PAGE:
17. Of Bulletproof Vests and Mindsets

By Kap Kirwok

January 19th 2013

I have written many times –sometimes with barely suppressed disdain, sometimes with dispassion, but always with intensity of conviction – on the topic of national leadership. I have mourned the loss of opportunity – year after year – due to what I have decried as a combination of leadership myopia, greed and incompetence. I have harangued the governed who, by their silence or cheer leading, are the greatest enablers of poor leadership.

I got my deserved punishment the other day when, as I railed against poor leadership, a friend asked a question that stopped me dead on my mental tracks.

If you were the next president, what are the three most important transformative things you would do?

It is one thing to criticise, but quite another to be put to test on the same thing you criticise. For several long and uncomfortable seconds, I was stumped. My mental gears jammed. I had never fancied myself as the president of Kenya – except occasionally in my dreams. During such moments, I could see myself doing so many things – from fixing annoying potholes to nailing the corrupt. But three most transformative things…this one got me scratching my head.

After I recovered my wits, I mumbled the following answer.

Bullet-proof vests. These will be my first priority. Enough ‘bullet-proof vests’ to engender a sense of security among those entrusted with the most delicate and serious public responsibility. A caveat is in order here. I use ‘bullet-proof vests’ only as a metaphor to mean a high level of personal security. Full disclosure: I got this idea from a friend – a senior judge currently serving in the government. His reasons were compelling. “We swear to serve the public without fear or favour,” he said, “but the truth is many of us with high responsibilities are full of fear. We either fear losing our jobs or our lives or the lives of those close to us.”

Now, when you reflect on this alongside chronic impunity, creeping state gangsterism, and the culture of money-at-any-cost, you begin to understand the Judge’s fear. If those expected to fearlessly discharge justice, or those with the responsibility to fight corruption, or those with investigative and prosecutorial powers live in fear of being killed or sacked, you can understand the widespread apathy, cynicism and the diminished expectations.

As president, my first priority will therefore be to ensure these public servants enjoy a high level of personal and job security.

Changing mindsets. This would be my second priority. A mindset is defined as a fixed mental attitude that determines how we interpret and respond to situations. It is simply a habit. But do not be discouraged by the word “fixed”. Habit, as we know, is stubborn, but the good news is it can be changed – often through shock therapy!

The prevailing Kenyan mindset is (President Julius Nyerere was right) man-eat-man. We have no hesitation ‘taking advantage’ if that would get us ahead. We are coarse and getting coarser in our manners.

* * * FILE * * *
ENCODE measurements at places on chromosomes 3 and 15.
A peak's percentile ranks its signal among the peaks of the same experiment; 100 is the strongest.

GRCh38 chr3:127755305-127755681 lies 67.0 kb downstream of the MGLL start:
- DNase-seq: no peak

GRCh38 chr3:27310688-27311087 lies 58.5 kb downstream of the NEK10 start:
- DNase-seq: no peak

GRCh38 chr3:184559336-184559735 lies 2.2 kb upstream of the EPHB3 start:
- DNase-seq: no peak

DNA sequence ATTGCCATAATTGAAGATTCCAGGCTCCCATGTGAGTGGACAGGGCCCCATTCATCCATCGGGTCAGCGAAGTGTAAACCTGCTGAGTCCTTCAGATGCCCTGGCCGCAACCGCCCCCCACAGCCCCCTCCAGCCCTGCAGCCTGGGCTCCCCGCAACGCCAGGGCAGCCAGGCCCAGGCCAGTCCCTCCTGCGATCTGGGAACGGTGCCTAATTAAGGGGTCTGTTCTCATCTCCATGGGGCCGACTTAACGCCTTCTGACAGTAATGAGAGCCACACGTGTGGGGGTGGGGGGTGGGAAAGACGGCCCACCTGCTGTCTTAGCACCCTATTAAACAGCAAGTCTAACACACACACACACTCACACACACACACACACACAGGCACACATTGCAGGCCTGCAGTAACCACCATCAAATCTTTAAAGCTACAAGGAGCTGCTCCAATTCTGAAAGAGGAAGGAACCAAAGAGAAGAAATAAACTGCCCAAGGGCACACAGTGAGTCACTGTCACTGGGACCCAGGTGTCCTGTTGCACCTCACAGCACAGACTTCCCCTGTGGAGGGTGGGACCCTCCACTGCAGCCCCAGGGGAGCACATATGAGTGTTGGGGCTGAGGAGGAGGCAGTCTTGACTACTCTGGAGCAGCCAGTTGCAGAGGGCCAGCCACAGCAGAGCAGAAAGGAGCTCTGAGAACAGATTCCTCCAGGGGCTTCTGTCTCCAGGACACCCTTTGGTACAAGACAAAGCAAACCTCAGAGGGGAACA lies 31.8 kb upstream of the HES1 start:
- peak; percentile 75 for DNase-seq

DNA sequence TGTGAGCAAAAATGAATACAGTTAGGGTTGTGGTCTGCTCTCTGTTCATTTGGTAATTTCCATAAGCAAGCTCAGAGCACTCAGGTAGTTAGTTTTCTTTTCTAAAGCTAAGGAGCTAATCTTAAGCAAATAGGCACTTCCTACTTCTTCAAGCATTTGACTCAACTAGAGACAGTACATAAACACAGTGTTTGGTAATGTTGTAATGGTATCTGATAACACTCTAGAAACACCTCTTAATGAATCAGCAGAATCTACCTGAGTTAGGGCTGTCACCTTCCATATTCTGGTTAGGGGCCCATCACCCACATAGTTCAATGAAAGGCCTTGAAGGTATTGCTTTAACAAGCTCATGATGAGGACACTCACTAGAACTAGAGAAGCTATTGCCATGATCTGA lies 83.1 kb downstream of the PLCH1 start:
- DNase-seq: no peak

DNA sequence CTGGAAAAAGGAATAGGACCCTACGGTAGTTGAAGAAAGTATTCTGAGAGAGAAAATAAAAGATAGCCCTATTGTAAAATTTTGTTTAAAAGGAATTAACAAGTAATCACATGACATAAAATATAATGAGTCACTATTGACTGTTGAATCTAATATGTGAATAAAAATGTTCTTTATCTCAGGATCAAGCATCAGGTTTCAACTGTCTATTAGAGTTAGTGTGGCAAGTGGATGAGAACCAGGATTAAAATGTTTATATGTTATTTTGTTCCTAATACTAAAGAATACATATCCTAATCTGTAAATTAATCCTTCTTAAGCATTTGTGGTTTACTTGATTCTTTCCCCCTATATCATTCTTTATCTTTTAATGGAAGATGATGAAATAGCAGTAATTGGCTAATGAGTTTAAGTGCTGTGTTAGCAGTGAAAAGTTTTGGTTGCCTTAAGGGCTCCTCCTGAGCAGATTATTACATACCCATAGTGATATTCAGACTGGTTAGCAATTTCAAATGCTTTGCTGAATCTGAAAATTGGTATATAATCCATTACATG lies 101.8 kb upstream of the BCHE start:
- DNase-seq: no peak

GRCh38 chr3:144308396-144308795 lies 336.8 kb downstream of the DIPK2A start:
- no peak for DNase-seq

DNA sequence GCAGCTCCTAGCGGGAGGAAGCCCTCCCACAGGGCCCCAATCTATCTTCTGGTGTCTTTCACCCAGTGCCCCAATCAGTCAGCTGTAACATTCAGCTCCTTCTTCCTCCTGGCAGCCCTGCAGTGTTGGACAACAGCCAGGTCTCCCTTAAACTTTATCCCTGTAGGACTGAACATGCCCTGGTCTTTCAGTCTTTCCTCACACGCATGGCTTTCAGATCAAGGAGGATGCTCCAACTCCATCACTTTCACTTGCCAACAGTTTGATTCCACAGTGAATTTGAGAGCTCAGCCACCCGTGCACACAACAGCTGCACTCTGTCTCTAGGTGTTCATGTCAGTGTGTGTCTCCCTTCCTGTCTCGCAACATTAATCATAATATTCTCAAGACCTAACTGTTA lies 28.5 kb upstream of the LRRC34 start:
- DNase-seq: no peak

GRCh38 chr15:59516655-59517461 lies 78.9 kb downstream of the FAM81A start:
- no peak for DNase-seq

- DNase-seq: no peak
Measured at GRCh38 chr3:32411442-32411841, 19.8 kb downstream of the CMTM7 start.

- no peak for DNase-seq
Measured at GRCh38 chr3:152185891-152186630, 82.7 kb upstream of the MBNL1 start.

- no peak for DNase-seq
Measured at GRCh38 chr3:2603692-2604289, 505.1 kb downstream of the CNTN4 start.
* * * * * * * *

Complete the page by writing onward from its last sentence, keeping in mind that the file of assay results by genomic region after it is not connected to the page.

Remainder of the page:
But how do I change the prevailing mindset? I will borrow some tactics from the late Thomas Sankara, the former president of Burkina Faso. In just about four years before he was assassinated, he had profoundly transformed his citizens’ mindsets. He did this, in the words of his widow, “…through willpower, courage, honesty and hard work.”

Through a combination of charisma and personal example, and above all, dramatic action, Sankara literary held Burkina Faso by the scruff of its neck and shook it. Three examples of this high drama: he refused to have his portrait hang in public places, sold off the government fleet of Mercedes cars, including his own, and forbade the use of government chauffeurs and 1st class airline tickets.

Granted, some of what Sankara did were a little over the top. But the point is, dramatic action, like good comedy, gets baked into the mind. Imagine the president of Kenya sacking and ordering the arrest of all ministers implicated in corruption.

I will use a combination of dramatic personal example, seduction and force – where necessary – to effect a shift in public attitudes.

Intelligence. As president, my third priority will be to cultivate both the culture and competency in the art of collecting, analysing and interpreting information of military and economic value –especially from outside our borders. Strategy without intelligence is blind. Intelligence without strategy is lame. Successful nations (and businesses) know this.

I will seek to understand how a small nation called Israel has come to exemplify the best and most successful practitioner of the art of acquisition and application of military and economic intelligence.

With assured security, changed mindsets and superb intelligence capability, we can then implement all those things we have so fluently described in our development blueprints.

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